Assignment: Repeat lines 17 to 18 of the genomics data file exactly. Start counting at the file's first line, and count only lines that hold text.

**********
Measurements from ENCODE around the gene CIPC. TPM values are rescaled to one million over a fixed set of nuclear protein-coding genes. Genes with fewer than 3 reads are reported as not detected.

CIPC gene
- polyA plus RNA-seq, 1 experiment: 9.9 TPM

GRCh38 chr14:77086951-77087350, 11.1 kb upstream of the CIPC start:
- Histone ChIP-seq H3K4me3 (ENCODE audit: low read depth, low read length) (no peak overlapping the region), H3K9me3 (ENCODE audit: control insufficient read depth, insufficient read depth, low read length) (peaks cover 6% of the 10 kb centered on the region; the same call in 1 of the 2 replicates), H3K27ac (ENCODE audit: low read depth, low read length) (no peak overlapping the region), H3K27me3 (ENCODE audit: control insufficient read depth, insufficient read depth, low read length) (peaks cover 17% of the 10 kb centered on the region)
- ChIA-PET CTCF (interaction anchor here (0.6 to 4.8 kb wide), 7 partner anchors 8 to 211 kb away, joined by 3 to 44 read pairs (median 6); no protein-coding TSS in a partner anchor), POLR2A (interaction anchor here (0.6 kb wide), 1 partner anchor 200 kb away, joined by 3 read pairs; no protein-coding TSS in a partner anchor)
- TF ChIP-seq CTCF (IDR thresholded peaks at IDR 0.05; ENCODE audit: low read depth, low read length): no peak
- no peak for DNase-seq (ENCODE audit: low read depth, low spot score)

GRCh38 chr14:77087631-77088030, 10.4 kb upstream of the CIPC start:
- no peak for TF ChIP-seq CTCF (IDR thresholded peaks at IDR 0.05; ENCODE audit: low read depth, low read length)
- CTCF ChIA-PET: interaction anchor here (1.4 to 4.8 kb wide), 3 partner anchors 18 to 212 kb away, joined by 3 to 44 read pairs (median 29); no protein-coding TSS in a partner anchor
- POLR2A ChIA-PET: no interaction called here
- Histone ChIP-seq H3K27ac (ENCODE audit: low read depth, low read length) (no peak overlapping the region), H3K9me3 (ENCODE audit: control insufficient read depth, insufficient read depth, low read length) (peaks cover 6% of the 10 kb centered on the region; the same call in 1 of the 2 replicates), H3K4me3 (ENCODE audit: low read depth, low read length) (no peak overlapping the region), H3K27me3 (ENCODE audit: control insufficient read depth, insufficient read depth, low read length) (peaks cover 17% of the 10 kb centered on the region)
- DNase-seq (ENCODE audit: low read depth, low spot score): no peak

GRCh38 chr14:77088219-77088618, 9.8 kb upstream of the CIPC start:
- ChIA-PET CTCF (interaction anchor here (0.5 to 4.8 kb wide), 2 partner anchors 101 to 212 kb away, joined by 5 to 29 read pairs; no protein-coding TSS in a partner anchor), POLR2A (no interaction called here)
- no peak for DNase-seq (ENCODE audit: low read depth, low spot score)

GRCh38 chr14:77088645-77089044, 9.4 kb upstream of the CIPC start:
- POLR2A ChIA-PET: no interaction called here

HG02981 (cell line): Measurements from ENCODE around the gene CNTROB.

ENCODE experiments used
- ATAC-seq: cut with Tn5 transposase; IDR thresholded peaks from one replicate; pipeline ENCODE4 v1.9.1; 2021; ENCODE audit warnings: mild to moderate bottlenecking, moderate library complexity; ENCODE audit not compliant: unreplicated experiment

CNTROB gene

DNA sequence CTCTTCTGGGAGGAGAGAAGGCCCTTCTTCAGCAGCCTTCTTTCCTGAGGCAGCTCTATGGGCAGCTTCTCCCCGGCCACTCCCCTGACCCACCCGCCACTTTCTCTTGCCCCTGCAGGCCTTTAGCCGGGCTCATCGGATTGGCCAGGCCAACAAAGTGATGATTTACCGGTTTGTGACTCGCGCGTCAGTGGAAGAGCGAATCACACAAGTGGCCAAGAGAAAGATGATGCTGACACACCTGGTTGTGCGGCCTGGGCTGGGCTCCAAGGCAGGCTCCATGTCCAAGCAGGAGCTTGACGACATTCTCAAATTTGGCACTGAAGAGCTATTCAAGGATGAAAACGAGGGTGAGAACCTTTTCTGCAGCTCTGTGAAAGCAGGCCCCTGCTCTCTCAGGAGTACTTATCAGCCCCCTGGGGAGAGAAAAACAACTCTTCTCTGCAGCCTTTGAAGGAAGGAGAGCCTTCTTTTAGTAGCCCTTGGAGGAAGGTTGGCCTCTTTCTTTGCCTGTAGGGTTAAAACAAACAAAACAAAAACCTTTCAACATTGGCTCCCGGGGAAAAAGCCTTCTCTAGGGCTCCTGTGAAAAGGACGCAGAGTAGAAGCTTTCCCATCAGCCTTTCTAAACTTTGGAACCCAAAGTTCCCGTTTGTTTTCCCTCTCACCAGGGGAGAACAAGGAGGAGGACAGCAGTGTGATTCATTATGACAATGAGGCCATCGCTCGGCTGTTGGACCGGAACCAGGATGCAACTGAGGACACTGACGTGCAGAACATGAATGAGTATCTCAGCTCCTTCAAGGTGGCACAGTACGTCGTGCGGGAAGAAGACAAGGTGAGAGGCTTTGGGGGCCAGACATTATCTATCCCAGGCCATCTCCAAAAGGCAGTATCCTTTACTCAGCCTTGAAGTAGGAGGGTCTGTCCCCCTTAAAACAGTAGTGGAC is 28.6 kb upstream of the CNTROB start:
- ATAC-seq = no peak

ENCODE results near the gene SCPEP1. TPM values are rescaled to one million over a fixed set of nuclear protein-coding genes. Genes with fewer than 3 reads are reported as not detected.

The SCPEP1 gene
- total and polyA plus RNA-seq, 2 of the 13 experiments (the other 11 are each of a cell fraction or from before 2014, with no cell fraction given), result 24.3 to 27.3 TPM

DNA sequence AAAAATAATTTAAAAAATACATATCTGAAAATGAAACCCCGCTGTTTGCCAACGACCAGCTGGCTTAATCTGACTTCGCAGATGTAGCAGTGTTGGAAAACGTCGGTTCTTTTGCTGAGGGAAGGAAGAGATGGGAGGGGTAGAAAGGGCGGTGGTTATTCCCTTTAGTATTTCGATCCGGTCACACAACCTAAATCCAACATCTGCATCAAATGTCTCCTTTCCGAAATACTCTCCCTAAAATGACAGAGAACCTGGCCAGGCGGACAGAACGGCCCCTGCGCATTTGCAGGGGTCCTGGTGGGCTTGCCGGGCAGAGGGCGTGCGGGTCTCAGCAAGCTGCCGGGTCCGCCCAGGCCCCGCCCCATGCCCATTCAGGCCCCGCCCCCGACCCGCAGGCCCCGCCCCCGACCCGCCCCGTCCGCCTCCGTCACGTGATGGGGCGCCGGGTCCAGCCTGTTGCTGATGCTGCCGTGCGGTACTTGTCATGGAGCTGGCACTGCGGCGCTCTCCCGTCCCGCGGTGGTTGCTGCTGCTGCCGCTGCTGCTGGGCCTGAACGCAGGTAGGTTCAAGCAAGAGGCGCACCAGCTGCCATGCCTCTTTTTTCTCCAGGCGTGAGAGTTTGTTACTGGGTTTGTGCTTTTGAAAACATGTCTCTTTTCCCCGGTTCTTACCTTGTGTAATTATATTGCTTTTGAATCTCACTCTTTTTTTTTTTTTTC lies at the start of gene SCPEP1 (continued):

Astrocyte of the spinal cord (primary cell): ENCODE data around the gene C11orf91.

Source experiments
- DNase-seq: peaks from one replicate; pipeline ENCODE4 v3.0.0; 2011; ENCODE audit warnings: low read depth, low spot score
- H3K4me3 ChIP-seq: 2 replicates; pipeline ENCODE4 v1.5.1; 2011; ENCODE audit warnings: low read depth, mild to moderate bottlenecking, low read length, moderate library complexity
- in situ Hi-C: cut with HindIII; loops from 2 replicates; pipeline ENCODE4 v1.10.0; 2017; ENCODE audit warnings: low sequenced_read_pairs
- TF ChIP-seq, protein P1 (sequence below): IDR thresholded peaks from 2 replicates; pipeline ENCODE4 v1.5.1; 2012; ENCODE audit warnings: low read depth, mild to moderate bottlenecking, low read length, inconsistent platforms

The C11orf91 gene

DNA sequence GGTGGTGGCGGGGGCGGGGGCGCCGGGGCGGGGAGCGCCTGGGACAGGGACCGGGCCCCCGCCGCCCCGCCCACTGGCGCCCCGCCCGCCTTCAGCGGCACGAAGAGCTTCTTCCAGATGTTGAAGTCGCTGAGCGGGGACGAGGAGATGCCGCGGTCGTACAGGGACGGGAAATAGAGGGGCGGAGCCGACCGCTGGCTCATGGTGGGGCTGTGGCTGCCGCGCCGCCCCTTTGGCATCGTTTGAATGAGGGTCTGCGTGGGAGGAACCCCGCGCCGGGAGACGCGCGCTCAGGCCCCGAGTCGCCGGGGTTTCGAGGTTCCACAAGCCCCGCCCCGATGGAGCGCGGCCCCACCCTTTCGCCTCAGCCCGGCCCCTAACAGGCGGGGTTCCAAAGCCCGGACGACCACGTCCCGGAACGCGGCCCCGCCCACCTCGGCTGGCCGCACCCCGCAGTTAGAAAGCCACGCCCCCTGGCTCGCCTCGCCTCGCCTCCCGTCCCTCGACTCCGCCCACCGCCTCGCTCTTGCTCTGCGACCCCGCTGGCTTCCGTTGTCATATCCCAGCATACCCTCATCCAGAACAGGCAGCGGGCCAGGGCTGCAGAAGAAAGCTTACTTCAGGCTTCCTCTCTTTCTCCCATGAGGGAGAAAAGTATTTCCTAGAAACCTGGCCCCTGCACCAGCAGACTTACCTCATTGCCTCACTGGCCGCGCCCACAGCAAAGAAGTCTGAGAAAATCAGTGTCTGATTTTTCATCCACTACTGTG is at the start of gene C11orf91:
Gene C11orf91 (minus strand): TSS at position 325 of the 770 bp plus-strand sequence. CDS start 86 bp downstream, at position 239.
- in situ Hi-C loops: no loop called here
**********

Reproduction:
- no peak for DNase-seq (ENCODE audit: low read depth, low spot score)

GRCh38 chr14:77088645-77089044, 9.4 kb upstream of the CIPC start: